Adrenomed closes € 24 M financing led by Wellington and HBM

26. November 2018

 

  • The financing round was led by top-tier life science venture capitalists Wellington Partners and HBM Healthcare Investments, joined by existing shareholders
  • The new funds will be used to execute a proof-of-concept clinical program of lead product candidate Adrecizumab in early septic shock
  • Adrecizumab provides a highly novel approach to treat life-threatening conditions by focusing on the preservation of vascular integrity

Hennigsdorf/Berlin, Munich (Germany), Zug (Switzerland), November 26th, 2018 – Adrenomed AG, the vascular integrity company, today announced the closing of a EUR 24 million series D financing round co-led by Wellington Partners and HBM Healthcare Investments as new investors. The new funds will be invested in the clinical development program of lead product candidate Adrecizumab. Adrecizumab is currently tested in a phase II clinical trial in patients with early septic shock and elevated plasma Adrenomedullin concentrations (bio-ADM®).

Adrenomed’s lead candidate Adrecizumab is a first-in-class monoclonal antibody targeting Adrenomedullin, an essential regulator of vascular integrity, for treatment of life-threatening conditions associated with systemic inflammatory response (SIRS) and increased vascular leakage, congestion and shock. The most important target indications are sepsis and septic shock.1

The excellent safety and tolerability of Adrecizumab were demonstrated in two Phase I trials.2 Adrecizumab is currently under clinical evaluation in a biomarker-guided (bio-ADM®), double-blinded, placebo-controlled, randomized, multicenter proof-of-concept Phase II study in 300 patients with early septic shock (AdrenOSS-II, NCT03085758). To date already 100 patients have been enrolled.3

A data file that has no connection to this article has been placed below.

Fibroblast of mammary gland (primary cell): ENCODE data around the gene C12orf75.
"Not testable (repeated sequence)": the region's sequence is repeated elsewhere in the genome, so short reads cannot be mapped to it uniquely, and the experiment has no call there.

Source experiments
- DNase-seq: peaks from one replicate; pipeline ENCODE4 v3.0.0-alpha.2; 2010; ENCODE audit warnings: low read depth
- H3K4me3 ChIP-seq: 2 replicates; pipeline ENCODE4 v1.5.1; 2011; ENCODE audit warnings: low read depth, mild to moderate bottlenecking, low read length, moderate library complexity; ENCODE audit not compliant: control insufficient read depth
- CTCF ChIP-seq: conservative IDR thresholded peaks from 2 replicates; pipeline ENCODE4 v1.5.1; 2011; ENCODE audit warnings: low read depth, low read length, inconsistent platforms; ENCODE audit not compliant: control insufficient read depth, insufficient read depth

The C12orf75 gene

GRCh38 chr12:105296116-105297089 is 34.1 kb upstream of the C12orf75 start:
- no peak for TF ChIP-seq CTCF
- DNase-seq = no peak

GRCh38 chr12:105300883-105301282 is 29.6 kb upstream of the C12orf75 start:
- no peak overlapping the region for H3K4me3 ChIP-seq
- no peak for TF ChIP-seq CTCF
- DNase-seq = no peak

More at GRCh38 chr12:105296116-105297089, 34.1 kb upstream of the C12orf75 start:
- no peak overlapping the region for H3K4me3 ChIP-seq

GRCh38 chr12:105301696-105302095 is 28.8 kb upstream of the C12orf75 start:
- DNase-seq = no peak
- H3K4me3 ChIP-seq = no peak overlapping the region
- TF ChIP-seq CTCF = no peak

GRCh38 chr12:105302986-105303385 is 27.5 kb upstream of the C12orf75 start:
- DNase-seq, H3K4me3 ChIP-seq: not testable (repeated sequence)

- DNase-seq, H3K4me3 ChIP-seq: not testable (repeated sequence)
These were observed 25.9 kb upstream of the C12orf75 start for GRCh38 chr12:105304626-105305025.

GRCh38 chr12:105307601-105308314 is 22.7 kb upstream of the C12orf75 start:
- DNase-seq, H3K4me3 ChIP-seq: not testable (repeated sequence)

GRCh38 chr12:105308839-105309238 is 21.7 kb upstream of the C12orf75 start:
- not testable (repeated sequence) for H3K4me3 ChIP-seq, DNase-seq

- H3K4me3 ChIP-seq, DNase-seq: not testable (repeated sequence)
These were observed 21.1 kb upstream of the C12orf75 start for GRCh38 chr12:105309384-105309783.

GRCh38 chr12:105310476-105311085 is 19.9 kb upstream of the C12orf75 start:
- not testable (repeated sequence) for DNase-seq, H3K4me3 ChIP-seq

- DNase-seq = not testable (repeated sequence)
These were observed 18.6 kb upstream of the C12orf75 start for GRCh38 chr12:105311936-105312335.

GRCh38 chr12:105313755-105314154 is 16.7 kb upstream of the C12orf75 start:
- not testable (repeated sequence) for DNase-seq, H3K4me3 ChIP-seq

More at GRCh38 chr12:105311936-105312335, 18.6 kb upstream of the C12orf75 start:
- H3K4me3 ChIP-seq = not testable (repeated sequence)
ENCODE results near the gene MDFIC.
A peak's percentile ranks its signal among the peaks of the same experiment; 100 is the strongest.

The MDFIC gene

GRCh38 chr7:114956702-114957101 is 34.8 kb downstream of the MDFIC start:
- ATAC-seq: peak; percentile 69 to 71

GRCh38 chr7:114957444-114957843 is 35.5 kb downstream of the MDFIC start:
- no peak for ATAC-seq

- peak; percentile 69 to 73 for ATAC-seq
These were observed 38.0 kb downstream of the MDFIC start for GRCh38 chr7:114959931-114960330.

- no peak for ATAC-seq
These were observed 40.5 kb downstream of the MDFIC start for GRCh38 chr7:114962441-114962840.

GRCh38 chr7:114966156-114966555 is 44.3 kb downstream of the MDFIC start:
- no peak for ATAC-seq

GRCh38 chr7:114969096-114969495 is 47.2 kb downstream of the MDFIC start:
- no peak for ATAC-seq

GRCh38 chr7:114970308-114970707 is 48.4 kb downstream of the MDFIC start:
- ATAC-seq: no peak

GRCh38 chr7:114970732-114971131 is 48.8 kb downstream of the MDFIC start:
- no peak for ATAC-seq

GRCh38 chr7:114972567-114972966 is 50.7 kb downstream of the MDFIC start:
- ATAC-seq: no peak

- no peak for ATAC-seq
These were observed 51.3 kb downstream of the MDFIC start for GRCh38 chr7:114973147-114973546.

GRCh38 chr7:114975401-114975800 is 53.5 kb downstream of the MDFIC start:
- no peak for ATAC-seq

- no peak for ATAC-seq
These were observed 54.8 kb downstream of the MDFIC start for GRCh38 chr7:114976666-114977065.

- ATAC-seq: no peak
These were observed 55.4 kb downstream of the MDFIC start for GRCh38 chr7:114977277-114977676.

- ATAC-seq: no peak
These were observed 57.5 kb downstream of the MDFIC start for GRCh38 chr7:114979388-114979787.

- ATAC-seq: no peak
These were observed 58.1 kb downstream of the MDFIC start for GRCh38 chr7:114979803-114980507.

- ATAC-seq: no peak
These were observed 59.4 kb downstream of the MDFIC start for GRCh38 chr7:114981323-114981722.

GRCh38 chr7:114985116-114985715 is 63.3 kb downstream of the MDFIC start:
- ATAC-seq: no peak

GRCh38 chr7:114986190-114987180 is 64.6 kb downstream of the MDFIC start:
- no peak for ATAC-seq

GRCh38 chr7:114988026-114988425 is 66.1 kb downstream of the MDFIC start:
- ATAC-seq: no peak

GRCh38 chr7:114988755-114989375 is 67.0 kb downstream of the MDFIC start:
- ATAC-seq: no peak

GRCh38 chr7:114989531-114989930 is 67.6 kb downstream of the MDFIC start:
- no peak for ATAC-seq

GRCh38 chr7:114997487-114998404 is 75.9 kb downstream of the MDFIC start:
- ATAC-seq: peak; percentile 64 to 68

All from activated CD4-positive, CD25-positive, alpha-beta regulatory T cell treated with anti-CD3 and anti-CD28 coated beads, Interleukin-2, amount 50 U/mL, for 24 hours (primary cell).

“Septic shock is a life-threatening condition affecting millions of people worldwide with a remaining high mortality rate of approximately 30-50%.4 There is a very high unmet medical need to rescue vascular integrity in septic patients in intensive care. Our objective is the development of an effective medicine to prevent and treat septic shock,” commented Dr. Andreas Bergmann, CSO of Adrenomed.

Dr. Gerald Moeller, CEO of Adrenomed, added: “We are excited about Wellington Partners and HBM Healthcare Investments joining as new and highly experienced investors. This financing is an important validation of our unique therapeutic approach and will help us target the global market opportunity for Adrecizumab in sepsis.” Page 2 of 3

“We strongly believe that Adrecizumab may be the first approach to actually rescue vascular integrity in patients with early septic shock,” added Dr. Rainer Strohmenger, Managing Partner at Wellington Partners. “Adrecizumab may also be effective in addressing unmet needs in further life-threating and, so far, difficult to treat diseases associated with SIRS, endothelial barrier dysfunction, edema and tissue congestion.”